The scanner 10 obtains scan data describing the surface configuration and shape of the dentition 16. The scanner electronics module 14 includes a programmed computer that converts data from the probe 12 into a point cloud, each point in the cloud having three-dimensional coordinates corresponding to a point on the surface of the object. The above-cited PCT application contains a description of a method of generating point cloud data, in a form of a series of individual three-dimensional “frames”, which are in turn registered to each other in a best fit manner to form a complete 3D point cloud model of the object. The reader is directed to the PCT document for a description of the generation of the point cloud. The scan data is transmitted to a general-purpose computer 18, which includes a central processing unit 20, a hard disk memory 21, and a user interface consisting of a monitor or display 22, a mouse 24, and keyboard 26. The scan data (point cloud) is stored in the hard disk memory 21 of the computer. The computer also includes machine executable instructions, described herein, for processing the points in the point cloud and generating a single mesh surface configuration representing a three-dimensional virtual model of the dentition and gingival tissue. The virtual model comprising the single mesh surface of the dentition is shown displayed on the computer monitor 22, as indicated at 28. The mouse and keyboard provide a means by which the user accesses the 3D surface generation software and initiates the processing, and then manipulate, study, measure, or otherwise use the resulting 3D surface.
As noted above, a method is described herein for automatically identifying tooth crowns in a virtual three-dimensional model 28 of teeth in a dental arch. The method includes a step of storing the model in a memory accessible to a general-purpose computer, such as the hard disk memory 21 of
As noted above, the method of the present invention is capable of executing in a fully automated manner, with no user involvement. Depending on the quality of the scan data, the method may benefit from some user involvement, as will be described below. The method will be described more particularly in conjunction with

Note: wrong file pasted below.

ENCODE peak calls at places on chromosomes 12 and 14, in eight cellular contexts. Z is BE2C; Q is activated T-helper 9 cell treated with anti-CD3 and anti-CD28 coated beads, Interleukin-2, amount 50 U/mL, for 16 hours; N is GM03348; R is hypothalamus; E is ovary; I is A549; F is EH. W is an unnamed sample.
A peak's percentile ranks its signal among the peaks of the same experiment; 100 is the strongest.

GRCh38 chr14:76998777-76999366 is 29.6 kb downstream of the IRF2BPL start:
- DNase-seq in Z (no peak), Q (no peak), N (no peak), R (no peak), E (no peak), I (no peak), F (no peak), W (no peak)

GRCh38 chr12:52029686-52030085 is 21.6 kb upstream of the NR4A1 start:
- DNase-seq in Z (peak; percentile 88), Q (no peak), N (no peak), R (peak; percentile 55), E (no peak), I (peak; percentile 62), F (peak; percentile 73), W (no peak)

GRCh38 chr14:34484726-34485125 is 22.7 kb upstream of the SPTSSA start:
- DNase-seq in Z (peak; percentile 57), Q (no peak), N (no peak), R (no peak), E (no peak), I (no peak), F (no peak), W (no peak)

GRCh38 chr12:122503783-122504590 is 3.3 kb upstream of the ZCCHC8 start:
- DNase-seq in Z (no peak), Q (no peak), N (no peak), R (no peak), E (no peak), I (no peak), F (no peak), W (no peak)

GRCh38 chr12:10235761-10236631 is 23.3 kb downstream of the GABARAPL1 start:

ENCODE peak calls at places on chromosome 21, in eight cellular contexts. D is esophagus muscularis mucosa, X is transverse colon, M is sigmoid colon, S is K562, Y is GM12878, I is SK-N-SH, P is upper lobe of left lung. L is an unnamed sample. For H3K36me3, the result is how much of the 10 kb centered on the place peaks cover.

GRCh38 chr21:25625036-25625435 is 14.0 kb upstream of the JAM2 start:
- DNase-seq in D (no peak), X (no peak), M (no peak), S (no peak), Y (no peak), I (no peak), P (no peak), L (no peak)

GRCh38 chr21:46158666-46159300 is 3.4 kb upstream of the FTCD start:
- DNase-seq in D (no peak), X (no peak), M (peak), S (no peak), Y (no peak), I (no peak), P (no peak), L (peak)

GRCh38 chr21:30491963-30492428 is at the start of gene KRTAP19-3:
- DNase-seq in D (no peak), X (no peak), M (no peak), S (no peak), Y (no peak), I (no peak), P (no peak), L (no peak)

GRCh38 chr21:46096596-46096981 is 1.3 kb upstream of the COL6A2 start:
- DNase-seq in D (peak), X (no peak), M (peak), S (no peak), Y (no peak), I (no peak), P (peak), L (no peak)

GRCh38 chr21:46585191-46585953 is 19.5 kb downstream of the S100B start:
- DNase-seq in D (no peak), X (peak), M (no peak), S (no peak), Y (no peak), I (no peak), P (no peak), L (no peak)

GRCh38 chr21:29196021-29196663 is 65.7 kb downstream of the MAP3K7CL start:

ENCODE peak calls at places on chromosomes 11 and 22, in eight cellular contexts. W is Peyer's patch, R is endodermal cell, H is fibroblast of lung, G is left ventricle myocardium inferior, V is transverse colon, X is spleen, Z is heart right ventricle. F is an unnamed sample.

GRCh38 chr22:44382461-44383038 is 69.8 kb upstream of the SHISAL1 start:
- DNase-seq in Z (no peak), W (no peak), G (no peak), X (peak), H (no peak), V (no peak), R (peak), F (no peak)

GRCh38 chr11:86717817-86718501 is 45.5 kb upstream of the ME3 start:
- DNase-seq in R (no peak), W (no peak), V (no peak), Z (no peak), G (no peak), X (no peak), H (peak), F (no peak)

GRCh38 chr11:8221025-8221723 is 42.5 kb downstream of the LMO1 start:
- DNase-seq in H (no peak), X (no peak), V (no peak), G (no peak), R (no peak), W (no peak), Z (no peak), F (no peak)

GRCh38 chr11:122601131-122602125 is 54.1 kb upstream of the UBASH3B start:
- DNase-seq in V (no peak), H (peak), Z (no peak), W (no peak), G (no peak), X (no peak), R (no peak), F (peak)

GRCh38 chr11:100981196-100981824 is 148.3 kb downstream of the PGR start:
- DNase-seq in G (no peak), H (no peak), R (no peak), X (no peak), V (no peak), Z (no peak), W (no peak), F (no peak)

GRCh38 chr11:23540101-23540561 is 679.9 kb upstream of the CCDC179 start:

The initial step in the process, orienting the model with respect to a plane, can be done with either the initial point cloud or a representation of the point cloud as a single continuous surface or mesh. The remaining operations are ideally performed on a single continuous mesh surface. Hence, a processing step is performed of converting the point cloud model to a single surface representation. The process of converting a point cloud to a single mesh surface will be described initially in conjunction with
Conversion of Point Cloud to Single Mesh Surface
The object of the procedure is to generate from this cloud of points a new boundary or surface representation consisting of points and triangles which, as far as possible, consists exactly of one layer on every area of the surface of the scanned object. This is indicated in
In general, the vertices of the triangles 32 forming the single mesh surface are not points in the point cloud, but rather they are newly-constructed vertices formed as a weighted average of a set of nearby points that satisfy selection criteria; moreover, the vertices of the triangles are tested against rejection criteria described herein in order to insure that the triangle surface conforms to the point cloud with a minimum of deviation. The manner of selecting the set of points used to construct the new vertices of the triangles 32 and testing the new vertex to see if it should be used are explained in detail in conjunction with
Referring now to
The method includes the step of storing the cloud of points in a memory (e.g., hard disk 21) of a computer 18. The method further includes the step of providing machine-executable instructions for the computer that operate on the cloud of points 30. The instructions construct an initial triangle from the cloud of points. This will be described in conjunction with
The method continues with constructing a multitude of adjacent triangles forming a single continuous surface representing the object. Preferred methods will be described in more detail below in conjunction with
Referring now in particular to
The process starts by selecting a first point 40. The first point may be any randomly selected point in the point cloud, the first point (index=1), the last point (index=n, where n is the number of points in the point cloud), or otherwise. The method continues by selecting a second point 42, which may also be a point in the point cloud. The point 42 could be selected in a variety of possible methods, such as any point in the point cloud that has a distance from the first point 40 that does not exceed a specified threshold; a point having the closest index number to the index number of the first point, or the point could be constructed from averaging X, Y and Z values from set of points in the vicinity of the first point 40. (The first point could similarly be selected).